The differences between the Burr map and the Smith-Nevins map are small but interesting. Burr includes specific details about the sizes of the lots on the various streets. Also a few lots are color-coded blue or red. Since there is no legend with this map, we can only speculate what the colors mean and whether they are original with the map-maker.

                       The only significant difference is that the tail race from the sawmill site west of Swan and below Sixth Street includes another mill building about at West Second and Mullett streets. This probably was what Canon Chard was referring to when he wrote in his history of Dunkirk that Smith “also built and operated a saw-mill near Mullett Street.” It stands on the lot that the Burr map labels “Mill Lot No. 2.”

                       Through 1835 and 1836 the Dunkirk settlement grew as the real estate boom continued. In 1836 the New York City proprietors had a new map drawn to document the “terminus of the New York and Erie Railroad” as the map legend reads. In fact the map claimed to be a “Map of the Town of Dunkirk” although “Village” would be more accurate.

                       By this time many more streets had been added to the plan, including some streets where the mill pond had been. The only remnant was a flour mill on the west side of Robin Street just below Third Street. There were also stark differences with its predecessor. An entirely new numbering system was in place. It was a single sequence assigning numbers to the street blocks, not the individual lots on a street, beginning at the upper west side. Number 1 was assigned to the lot north of West Sycamore Street and west of West Point Avenue. The sequence ended at the upper east side in the 700s. There were also numbers for individual lot line measurements.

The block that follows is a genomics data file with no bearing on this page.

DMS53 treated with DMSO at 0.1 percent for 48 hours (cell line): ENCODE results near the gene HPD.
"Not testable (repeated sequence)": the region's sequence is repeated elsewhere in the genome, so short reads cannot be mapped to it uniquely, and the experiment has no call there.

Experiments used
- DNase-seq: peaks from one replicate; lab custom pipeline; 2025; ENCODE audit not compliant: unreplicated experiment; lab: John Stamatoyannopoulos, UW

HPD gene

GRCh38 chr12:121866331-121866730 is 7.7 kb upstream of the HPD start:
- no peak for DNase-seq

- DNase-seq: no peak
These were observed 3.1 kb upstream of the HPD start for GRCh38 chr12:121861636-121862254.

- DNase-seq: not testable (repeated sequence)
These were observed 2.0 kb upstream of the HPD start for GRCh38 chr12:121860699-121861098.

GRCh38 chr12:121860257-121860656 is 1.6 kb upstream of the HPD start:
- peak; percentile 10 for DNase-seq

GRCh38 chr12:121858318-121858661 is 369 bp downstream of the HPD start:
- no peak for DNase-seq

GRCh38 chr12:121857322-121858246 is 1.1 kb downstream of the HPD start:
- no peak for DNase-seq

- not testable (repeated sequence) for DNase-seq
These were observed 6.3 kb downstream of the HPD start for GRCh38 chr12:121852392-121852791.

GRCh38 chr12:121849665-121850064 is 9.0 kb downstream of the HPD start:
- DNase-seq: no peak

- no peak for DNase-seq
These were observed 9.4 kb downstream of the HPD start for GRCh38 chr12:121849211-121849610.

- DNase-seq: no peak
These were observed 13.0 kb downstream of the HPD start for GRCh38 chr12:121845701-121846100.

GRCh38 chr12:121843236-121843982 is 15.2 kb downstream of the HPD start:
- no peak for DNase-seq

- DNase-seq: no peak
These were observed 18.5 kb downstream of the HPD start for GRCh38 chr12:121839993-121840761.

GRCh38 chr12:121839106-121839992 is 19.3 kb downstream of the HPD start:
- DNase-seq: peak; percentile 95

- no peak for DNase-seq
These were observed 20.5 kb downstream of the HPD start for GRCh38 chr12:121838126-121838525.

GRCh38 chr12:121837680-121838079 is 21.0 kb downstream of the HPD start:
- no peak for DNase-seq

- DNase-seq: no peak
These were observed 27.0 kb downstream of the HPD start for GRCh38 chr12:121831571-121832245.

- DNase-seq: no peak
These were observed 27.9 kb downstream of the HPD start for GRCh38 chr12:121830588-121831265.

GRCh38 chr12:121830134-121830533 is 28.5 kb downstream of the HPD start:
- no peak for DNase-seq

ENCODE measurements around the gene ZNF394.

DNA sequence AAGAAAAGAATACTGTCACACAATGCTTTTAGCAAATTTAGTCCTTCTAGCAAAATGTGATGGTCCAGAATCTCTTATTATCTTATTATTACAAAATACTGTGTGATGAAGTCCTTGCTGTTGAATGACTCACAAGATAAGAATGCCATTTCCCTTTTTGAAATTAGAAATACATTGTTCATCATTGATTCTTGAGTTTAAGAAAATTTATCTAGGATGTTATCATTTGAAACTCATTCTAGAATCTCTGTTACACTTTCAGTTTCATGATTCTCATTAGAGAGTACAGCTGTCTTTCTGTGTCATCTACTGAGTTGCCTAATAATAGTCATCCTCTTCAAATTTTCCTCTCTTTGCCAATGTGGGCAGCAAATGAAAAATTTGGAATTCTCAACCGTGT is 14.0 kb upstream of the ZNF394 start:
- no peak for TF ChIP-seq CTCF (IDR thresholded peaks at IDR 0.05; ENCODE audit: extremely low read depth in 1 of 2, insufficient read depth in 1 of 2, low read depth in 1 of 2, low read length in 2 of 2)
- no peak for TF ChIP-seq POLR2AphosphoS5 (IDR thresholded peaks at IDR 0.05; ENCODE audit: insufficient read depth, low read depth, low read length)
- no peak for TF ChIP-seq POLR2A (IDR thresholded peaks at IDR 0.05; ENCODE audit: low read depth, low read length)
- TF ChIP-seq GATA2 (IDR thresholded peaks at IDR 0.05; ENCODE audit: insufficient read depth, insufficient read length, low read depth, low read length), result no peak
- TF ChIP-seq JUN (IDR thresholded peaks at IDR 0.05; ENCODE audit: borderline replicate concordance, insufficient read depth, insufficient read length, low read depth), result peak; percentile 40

One of the added streets was Water Street. It lay one block north of Front Street, with one “stub” marked as West Water Street west of the Bay and another marked East Water Street east of the Bay. Apparently the plan was to fill in the shallow lakefront and run Water Street straight across. The map has dotted lines showing the proposed location and the north end of each named street has a small dock or pier extending north from its Water Street location. There is a copy of the 1836 map in the Dunkirk Historical Society’s collection that was saved from the fire of 1924 and seems to be identical, except it does not show the proposed middle section of Water Street. It is not clear if this is an earlier or a later version of the map. There are other, almost identical, copies of this map in which East Water Street is named and West Water Street is shown but not named.

                       Each of these maps is known as the “Doughty” map. In order to record the expected terminus of the New York & Erie Railroad at Dunkirk, surveyor Henry P. Benton was sent in 1836 to survey the village area again. Henry Parker Benton was a well-known surveyor and civil engineer living in Angelica NY. In 1819 he had been one of the Deputy Surveyors of the Delaware and Kickapoo lands in Indiana and, in the same year, of the Big Miami Reserve in Ohio. Although the 1836 map credits Benton with the surveying, he apparently worked under the personal supervision of New York City surveyor Edward Doughty, whose son Samuel S. Doughty proudly wrote in his biography of his father, Edward Doughty, His Life, Time and Friends (p.25), “When the Town of Dunkirk was selected as the western terminus of the Erie Railroad, my father was employed to go there, and lay out the City, which it was thought would grow to be a great business centre. He took with him a theodolite, for which a large price was offered, and he sold it to the Engineers of the Railroad Company. That instrument was the best I ever handled and the comparisons made subsequently, were very unfavorable to other theodolites.”  From the Dunkirk field notes, the proprietors, Nevins, Townsend & Co., had the two well-known New York City surveyors, Edward and Samuel S. Doughty, draw the definitive map that had been surveyed with that very superior theodolite.